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Keeping new talent engaged: Preparing employees in the probationary period and beyond

by jcp

By: Seth Kramer – Head of EMEA at Lattice

The Great Resignation is impacting businesses around the world, and the UK is no exception. New data released by the Office for National Statistics shows that resignations and job-to-job moves in the UK are at the highest level in 20 years, with 40% of employees surveyed in the United States, Australia, Canada, Singapore, and the United Kingdom say they’re “somewhat likely” to quit in the next three to six months.

New hires are an especially vulnerable cohort in this latest wave of resignations? Research has shown that 91% of new employees are willing to quit a new job in the first month if it isn’t what they expected, with 93% saying they are willing to leave within the first 90 days, or in their probationary period.

The importance of first impressions is nothing new, but as the war for talent rages on and employees are increasingly empowered to leave behind employers who aren’t meeting their expectations, it’s critical that HR leaders, managers, and new hires alike consider probationary periods carefully and take steps to set employees up for success from day one.

Kick off the probationary period with well-defined expectations 

So you’ve found a great candidate for a key open role and made them an offer to join your organisation on a probationary period. In an ideal world, the probationary period is beneficial to both employers and new hires. The company has the opportunity to assess the skills and overall fit of the new recruit, while the employee gets time to find their feet in their new role and decide if it’s right for them long-term.

In the UK, there are no specific regulations to determine how long the probationary period should last; employers should consider a variety of factors, including the recruit’s level of experience, the complexity of the role, and the particular onboarding requirements of your organisation. Generally, probationary periods last anywhere from three to six months, followed by a probation review.

It’s a general best practice at the start of the employment to establish clear expectations with the new employee. The new recruit’s line manager or a member of the HR team should discuss the following:

  • The core values and mission of the organisation, and how employees are expected to behave as company representatives
  • A clear outline for what they will be expected to achieve during the probationary period
  • Standards of communication, both internally and with external customers, agencies, and vendors as appropriate
  • An overview of any specific training or learning & development requirements to succeed in their new role
  • A timeline for and all relevant details pertaining to their probation review
  • The process for addressing any performance issues or challenges

This is a lot of ground to cover, so at the end of this preparation stage, make sure you are checking in frequently with the new hire to make sure all processes are clear, the expectations for their role are understood, and any follow-up questions they have are answered.

Keep new hires informed and on track with regular check-ins 

It’s important to check in regularly with new hires, and the probationary period is no exception. You should aim to set up a series of formal review meetings with the new recruit; the cadence will depend on the length of the probationary period, but it is ideal to schedule reviews at 1 month, 3 months, and 6 months.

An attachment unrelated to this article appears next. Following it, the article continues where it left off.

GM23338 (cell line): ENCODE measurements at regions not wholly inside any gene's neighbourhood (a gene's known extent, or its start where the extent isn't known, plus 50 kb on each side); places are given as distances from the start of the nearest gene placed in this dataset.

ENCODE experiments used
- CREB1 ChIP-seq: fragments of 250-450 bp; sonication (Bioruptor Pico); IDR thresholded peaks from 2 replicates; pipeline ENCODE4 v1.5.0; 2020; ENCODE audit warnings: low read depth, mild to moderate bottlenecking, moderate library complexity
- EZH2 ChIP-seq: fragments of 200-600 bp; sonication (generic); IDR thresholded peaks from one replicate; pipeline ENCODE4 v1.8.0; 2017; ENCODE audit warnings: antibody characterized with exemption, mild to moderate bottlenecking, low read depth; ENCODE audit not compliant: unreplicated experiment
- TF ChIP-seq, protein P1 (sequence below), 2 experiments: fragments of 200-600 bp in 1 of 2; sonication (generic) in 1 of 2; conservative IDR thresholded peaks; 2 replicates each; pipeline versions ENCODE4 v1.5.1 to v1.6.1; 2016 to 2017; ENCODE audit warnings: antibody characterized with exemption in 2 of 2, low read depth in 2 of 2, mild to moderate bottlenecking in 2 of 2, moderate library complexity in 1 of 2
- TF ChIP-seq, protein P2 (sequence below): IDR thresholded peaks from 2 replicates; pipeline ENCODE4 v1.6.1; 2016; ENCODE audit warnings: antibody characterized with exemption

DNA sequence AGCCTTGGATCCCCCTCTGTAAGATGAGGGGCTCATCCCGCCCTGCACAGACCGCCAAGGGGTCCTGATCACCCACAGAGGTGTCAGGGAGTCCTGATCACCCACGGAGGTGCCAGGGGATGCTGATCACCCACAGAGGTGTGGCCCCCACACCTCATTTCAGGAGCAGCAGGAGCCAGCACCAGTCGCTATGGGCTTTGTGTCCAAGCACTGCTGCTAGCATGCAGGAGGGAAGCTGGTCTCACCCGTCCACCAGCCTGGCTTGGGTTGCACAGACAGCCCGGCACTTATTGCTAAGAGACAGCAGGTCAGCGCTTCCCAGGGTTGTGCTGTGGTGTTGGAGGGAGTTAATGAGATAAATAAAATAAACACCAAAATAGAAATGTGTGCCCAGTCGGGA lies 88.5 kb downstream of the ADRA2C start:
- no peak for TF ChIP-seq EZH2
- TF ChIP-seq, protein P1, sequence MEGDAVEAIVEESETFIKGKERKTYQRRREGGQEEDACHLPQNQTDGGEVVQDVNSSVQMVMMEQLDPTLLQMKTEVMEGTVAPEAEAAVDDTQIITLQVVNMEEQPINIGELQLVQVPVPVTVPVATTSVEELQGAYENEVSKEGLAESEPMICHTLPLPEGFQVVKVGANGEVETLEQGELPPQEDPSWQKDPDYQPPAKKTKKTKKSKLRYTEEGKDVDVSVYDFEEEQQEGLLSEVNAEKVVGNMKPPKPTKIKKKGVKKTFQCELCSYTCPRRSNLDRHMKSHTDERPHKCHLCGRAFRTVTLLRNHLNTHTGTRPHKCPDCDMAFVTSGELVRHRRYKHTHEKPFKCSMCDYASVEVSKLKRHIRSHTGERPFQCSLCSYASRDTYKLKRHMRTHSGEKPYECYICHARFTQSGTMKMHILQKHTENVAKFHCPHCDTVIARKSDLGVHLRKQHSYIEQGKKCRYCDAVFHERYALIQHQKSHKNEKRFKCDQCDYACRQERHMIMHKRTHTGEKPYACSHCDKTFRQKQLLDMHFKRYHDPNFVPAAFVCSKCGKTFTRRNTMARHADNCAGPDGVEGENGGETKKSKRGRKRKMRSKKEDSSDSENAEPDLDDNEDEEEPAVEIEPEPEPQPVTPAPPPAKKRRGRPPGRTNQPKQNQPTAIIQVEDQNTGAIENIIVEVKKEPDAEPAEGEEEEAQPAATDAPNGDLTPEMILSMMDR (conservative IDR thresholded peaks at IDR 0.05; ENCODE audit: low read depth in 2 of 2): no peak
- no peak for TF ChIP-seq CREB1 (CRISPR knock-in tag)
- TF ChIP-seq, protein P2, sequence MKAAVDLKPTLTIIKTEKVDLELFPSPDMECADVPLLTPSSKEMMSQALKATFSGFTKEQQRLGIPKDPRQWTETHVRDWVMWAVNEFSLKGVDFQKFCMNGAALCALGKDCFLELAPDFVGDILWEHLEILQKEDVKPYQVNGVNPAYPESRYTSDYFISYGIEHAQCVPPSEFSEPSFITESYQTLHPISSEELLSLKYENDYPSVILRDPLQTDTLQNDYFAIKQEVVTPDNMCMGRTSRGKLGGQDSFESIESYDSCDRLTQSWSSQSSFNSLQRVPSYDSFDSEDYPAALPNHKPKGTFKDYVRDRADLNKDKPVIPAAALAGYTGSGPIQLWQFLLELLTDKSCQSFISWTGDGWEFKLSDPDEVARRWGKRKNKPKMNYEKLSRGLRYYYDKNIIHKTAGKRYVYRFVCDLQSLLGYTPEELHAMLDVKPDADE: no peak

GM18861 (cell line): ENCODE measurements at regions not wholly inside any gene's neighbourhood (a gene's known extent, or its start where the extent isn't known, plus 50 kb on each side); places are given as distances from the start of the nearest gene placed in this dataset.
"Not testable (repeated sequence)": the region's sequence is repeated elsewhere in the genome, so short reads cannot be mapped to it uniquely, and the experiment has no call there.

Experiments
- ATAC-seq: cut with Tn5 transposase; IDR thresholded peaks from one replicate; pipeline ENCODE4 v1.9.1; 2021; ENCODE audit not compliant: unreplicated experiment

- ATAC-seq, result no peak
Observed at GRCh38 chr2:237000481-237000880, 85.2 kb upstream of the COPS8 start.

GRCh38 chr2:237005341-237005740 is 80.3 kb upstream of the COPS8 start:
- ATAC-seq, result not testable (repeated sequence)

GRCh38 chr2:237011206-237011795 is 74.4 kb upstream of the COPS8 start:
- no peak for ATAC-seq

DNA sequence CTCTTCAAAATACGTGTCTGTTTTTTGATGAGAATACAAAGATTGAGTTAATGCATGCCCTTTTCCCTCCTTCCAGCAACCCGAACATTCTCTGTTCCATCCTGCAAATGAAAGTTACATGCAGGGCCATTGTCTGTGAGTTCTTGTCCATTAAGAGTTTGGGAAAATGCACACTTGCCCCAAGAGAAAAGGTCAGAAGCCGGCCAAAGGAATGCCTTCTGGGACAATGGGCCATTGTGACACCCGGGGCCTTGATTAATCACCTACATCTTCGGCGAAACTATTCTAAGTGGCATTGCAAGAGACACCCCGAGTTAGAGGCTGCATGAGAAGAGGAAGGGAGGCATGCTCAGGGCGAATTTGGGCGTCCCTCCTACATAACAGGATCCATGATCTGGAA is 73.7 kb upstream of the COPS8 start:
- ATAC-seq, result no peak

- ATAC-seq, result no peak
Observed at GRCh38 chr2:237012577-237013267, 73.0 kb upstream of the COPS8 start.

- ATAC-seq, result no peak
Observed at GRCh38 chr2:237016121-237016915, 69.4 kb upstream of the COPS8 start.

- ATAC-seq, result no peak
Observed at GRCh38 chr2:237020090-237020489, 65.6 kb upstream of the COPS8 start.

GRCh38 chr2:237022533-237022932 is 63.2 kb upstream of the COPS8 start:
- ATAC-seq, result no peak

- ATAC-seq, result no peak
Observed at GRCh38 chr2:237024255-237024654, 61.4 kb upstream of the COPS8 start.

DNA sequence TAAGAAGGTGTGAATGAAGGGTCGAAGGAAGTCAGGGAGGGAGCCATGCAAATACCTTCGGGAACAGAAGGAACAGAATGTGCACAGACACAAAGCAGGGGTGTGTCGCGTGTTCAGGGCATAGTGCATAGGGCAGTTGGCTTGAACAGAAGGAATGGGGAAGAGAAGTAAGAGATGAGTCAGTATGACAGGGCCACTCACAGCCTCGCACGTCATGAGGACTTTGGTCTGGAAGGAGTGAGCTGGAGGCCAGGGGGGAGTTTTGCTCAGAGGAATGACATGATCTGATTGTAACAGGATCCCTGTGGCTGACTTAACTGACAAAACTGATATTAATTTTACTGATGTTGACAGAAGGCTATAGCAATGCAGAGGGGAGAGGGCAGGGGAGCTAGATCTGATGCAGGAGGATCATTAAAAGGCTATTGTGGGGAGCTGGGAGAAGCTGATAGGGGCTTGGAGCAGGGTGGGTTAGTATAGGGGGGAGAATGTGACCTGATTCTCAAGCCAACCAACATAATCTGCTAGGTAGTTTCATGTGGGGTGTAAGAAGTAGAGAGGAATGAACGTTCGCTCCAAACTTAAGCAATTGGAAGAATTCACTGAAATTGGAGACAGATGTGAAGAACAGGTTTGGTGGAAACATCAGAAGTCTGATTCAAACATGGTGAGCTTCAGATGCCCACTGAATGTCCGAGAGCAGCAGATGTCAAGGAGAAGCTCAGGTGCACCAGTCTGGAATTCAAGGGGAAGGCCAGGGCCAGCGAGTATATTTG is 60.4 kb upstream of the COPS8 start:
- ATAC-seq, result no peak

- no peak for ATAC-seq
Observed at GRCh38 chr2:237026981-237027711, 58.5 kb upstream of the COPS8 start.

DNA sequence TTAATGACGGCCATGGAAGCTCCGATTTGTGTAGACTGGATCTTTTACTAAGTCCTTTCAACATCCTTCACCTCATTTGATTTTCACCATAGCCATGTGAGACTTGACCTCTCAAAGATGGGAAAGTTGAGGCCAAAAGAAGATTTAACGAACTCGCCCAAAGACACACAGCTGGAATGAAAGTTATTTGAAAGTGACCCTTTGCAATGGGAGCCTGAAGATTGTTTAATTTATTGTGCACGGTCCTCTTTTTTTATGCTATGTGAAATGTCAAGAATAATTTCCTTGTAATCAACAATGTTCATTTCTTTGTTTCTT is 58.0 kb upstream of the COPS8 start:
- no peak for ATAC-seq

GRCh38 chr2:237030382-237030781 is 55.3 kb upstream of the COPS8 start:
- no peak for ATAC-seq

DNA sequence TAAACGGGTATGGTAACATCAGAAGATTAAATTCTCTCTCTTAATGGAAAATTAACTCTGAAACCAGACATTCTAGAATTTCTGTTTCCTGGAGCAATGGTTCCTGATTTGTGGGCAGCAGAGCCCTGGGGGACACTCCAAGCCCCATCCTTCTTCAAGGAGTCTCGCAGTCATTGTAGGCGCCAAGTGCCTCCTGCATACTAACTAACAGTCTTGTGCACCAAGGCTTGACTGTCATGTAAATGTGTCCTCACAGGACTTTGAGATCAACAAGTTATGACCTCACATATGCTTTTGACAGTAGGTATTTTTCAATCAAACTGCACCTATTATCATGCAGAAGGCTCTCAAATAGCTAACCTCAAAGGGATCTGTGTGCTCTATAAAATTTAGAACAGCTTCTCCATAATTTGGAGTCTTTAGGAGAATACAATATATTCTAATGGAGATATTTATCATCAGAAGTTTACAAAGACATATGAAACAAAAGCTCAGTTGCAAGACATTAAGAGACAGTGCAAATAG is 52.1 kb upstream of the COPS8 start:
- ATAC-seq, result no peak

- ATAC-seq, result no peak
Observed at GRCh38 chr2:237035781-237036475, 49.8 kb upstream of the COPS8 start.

Each of these meetings should follow a structured outline and call back to the expectations established at the start of the probationary period. Essentially, they should serve as pulse checks, so the new hire is able to clearly understand how they are performing, where they are exceeding expectations, and where there might be room for growth.

Of course, outside of these formal reviews, ensure that the new hire’s line manager and team are empowered to offer regular, real-time feedback as well. And if the employee is struggling in any area of their performance, it’s important to step in quickly and offer immediate support — don’t wait for the formal meeting. The goal should be to give the employee every opportunity to develop and succeed in their new role.

Feedback in the probationary period and beyond

Feedback is a vital part of employee success and engagement at any stage, but in the first few months of employment, it can truly make or break an employee’s onboarding experience — and determine whether a new hire will continue to grow with your organisation or begin to look elsewhere.

Whether within a formal review or more casual check-ins, keep the below in mind when offering feedback and direction to a new employee:

  • Always take time to recognize and reinforce the employee’s strengths, and areas where they are performing well.
  • Be open and honest around areas for improvement, and use specific examples and documentation where possible to avoid confusion.
  • Remember to leave space in any feedback conversation for the employee to respond and share their own perspective — there may be other factors at play that you aren’t aware of.
  • Wherever possible, find common ground on the cause or nature of any challenges or obstacles the employee is facing, and offer tangible support on how those challenges could be better managed. For example, perhaps they require more training, or a mentor or teammate’s support on a specific project.

If there are performance challenges, it’s critically important to ensure employees understand the level of improvement and progress required from them within the probationary period so that they know where they stand heading into their final review.

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